Ameliablue Sat 13-Feb-16 23:54:04

No yanbu. I've complained about men in the women's changing before and knew that a lot of women went into the men's, my oh was uncomfortable about this but as we had girls it was less of an issue.

usual Sat 13-Feb-16 23:54:30

Message withdrawn at poster's request.

BackforGood Sat 13-Feb-16 23:55:31

Of course YANBU.
Women should not be in the men's and men should not be in the women's changing rooms.
I think 8 is usually the standard age dc are not allowed in the changing room for the opposite sex, by which time the vast majority of dc can dress themselves. If you know your child struggles with buttons then dress them in a t-shirt and joggers. If they have greater difficulties than that then use the family changing cubicle.

edwinbear Sat 13-Feb-16 23:55:34

I'm amazed the mum's aren't embarrassed. At our pool, if I took ds into the men's, I'd be confronted by dozens of adult male willies attached to grown up men getting changed. Shame faces all round. And probably result in my gym membership being cancelled.

nocabbageinmyeye Sat 13-Feb-16 23:57:12


WorraLiberty Sun 14-Feb-16 00:00:10

I've got 3 boys and have never experienced this problem.

If DH wasn't on hand to come with us, I would take the boys to the female changing rooms (when they were too young to manage alone) and stick them in a cubicle.

IME it was extremely rare (if it happened at all) for women to enter the male changing rooms.

arethereanyleftatall Sun 14-Feb-16 00:00:15

What? Just what??

I am a swimming teacher, and a competitive swimmer, I've been in hundreds of pool changing rooms.

I have never ever heard of an adult going in to to the changing room of the opposite gender.

That is absurd.


WorraLiberty Sun 14-Feb-16 00:03:05

I have to say though that you are extremely lucky to have an actual fish for a swimming lessons manager.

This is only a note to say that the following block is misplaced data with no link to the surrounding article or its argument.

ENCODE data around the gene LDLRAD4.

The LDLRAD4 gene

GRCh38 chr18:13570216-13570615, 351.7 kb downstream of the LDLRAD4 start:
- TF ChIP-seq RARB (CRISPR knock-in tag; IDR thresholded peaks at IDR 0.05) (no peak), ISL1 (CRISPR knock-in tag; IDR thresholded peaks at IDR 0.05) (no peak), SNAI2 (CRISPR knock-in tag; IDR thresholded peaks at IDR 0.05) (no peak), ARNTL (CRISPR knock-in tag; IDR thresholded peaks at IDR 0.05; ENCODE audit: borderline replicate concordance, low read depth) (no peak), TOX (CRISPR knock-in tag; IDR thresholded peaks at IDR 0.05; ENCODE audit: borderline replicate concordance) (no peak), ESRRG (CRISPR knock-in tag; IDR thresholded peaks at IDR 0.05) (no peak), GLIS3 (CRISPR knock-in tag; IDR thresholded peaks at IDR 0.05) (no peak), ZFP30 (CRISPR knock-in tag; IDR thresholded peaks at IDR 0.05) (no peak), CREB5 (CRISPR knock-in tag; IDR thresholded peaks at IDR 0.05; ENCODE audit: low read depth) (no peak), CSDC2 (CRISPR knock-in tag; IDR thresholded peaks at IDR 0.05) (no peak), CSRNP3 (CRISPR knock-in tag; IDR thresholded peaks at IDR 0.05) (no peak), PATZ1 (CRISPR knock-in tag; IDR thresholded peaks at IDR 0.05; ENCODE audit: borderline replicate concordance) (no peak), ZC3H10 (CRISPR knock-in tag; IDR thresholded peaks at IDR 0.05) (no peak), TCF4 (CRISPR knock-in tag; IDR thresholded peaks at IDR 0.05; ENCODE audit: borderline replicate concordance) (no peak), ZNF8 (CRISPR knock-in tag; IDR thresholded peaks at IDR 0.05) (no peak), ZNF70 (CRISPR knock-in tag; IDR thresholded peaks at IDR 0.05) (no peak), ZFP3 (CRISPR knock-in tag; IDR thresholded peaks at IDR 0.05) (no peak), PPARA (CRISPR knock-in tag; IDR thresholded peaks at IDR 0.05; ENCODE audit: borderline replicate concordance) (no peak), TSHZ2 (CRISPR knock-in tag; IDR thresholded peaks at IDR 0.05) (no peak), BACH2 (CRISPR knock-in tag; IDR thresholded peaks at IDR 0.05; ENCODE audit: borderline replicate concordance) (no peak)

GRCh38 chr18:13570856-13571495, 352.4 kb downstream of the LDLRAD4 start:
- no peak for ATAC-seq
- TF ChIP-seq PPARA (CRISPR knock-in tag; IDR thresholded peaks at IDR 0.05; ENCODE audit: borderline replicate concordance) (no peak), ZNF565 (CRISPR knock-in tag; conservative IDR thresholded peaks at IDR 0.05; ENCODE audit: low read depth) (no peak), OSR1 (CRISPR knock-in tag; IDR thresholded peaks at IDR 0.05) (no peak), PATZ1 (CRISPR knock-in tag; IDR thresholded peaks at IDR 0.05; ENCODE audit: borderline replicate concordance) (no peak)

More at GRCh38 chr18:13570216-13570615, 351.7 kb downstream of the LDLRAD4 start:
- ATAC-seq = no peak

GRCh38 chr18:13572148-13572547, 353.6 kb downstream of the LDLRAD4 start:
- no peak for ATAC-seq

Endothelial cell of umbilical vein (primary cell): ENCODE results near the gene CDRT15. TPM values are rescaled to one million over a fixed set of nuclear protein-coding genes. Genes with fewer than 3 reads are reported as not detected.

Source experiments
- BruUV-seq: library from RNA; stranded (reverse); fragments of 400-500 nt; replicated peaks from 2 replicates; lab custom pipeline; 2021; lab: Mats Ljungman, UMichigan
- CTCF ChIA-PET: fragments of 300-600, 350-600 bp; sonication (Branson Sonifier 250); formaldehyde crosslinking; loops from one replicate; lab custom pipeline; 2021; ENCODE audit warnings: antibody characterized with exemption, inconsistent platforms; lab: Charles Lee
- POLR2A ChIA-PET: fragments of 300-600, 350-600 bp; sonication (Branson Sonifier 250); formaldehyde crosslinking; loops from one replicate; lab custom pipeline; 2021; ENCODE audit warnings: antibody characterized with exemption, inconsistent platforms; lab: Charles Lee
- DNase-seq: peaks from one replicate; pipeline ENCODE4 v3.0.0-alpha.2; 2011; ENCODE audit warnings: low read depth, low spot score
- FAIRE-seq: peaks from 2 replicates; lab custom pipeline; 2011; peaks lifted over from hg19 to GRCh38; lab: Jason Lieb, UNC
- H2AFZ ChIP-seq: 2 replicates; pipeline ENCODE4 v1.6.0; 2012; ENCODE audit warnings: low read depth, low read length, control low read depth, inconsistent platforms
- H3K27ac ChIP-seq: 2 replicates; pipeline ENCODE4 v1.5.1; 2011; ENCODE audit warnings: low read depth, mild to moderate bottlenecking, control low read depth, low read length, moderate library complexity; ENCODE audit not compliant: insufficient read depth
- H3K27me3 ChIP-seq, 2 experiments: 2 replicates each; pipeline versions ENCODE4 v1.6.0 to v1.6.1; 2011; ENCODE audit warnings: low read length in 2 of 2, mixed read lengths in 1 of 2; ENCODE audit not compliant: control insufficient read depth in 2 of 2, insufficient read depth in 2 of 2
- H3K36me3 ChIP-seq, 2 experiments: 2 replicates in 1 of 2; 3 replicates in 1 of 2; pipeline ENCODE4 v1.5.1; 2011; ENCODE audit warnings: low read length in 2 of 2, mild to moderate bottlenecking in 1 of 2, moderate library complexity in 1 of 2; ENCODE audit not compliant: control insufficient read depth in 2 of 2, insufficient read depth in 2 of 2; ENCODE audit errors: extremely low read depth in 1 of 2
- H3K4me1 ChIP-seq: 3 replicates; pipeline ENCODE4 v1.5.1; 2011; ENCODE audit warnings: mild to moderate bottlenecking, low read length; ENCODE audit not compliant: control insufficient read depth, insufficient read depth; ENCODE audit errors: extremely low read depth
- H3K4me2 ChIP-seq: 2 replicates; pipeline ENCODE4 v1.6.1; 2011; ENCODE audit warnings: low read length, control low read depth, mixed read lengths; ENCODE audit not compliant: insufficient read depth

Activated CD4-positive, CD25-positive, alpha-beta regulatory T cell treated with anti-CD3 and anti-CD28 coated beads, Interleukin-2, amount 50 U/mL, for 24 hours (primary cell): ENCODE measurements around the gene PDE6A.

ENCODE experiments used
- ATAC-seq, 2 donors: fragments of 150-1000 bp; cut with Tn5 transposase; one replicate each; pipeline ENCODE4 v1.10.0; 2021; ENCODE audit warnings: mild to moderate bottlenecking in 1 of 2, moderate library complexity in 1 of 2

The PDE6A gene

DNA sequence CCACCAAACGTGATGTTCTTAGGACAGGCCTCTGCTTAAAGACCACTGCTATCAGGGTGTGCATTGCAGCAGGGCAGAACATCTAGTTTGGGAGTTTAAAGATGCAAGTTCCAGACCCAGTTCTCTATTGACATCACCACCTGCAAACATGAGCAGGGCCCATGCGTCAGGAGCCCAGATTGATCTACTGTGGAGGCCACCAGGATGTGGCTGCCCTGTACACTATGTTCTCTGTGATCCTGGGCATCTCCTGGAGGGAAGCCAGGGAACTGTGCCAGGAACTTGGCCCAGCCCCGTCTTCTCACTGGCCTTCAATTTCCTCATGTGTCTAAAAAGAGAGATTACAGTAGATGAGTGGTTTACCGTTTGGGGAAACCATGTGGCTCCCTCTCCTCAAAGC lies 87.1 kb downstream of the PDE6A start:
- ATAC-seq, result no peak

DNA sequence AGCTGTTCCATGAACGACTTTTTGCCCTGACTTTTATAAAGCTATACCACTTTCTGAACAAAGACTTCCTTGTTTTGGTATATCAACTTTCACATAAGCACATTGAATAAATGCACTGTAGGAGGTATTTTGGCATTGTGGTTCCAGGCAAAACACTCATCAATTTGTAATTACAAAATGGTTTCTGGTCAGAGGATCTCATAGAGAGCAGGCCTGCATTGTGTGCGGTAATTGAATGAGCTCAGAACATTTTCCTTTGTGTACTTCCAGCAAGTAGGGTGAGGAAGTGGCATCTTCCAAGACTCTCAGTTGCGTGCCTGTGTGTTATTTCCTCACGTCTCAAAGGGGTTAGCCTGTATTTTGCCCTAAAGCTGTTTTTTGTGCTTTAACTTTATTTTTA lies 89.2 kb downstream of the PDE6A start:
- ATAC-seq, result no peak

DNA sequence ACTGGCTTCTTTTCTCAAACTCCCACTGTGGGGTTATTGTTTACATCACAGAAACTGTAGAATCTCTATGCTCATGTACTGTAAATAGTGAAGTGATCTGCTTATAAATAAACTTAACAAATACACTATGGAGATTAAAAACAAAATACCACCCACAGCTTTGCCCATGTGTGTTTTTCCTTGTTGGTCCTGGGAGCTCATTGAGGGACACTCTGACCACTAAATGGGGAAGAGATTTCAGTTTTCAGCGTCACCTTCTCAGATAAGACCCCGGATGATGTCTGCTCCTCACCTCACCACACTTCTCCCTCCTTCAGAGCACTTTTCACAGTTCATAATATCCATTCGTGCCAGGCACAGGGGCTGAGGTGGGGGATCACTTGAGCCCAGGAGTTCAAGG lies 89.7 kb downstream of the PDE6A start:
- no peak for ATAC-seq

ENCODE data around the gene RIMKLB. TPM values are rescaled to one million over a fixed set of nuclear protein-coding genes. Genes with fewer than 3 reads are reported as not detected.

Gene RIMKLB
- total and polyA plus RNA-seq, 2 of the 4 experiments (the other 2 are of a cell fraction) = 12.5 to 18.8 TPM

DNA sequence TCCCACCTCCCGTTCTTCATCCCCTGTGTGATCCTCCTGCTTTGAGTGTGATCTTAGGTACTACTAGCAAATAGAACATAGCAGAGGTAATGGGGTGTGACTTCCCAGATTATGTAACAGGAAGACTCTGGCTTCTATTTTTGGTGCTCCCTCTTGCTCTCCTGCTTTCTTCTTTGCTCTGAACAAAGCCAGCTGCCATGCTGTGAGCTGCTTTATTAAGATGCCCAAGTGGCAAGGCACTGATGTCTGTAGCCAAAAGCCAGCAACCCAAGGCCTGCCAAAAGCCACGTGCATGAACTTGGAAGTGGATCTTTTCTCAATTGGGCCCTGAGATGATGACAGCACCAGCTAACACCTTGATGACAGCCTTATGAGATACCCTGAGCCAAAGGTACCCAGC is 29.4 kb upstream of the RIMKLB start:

That's ingenious and I hope my local council include this in their employment criteria.

Dadof3boys Sun 14-Feb-16 00:08:02

Thanks all, it appears 99% of you feel IANBU! Yay. Thanks for the honest and funny replies!

DontCareHowIWantItNow Sun 14-Feb-16 00:11:49


EmbroideryQueen Sun 14-Feb-16 00:12:19

The adult always has to be in the correct gender changing room IMHO.

Though I do wonder how families with older SEN / disabled children manage if the child is of a different gender to the parent?

Brightnorthernlights Sun 14-Feb-16 00:16:01

I agree. I had to have a word wth the swimming club manager at the last place my daughter had lessons. An adult male persistently came into the women's changing room to change his two youngish girls (maybe 3 & 6). My DD (12) did not want to get changed and felt v uncomfortable. Glad I 'whinged' to make her feel comfortable about changing.

Ditsy4 Sun 14-Feb-16 00:19:06

Several pools I have been to are communal with small and large family size changing rooms.

ClarenceTheLion Sun 14-Feb-16 00:23:10

It wouldn't occur to me to take my DS into the mens, and I've never seen a man in the women's changing rooms with a DD either.

I think family changing rooms are a very good idea, everyone with children in one space.

budgiegirl Sun 14-Feb-16 00:27:51

YANBU, adults should not be in the incorrect changing rooms. If a child cannot manage to get changed themselves, then the adult should take them into their changing room.
Many of the women where I go swimming wander about starkers, it definitely would not be appropriate for an adult man to be in the female changing rooms, or vice versa

clary Sun 14-Feb-16 00:30:10


Mums of 9-10 yo boys should be in the women's; and their sons in the boys'.

This drives me bananas the other way round - ie boys that look at least 10 in the women's at my pool (should be in the men's at 8yo). I don't dare ask as I don't want the grief.

But women in the men's??? WTF? They should be asked to leave by the staff.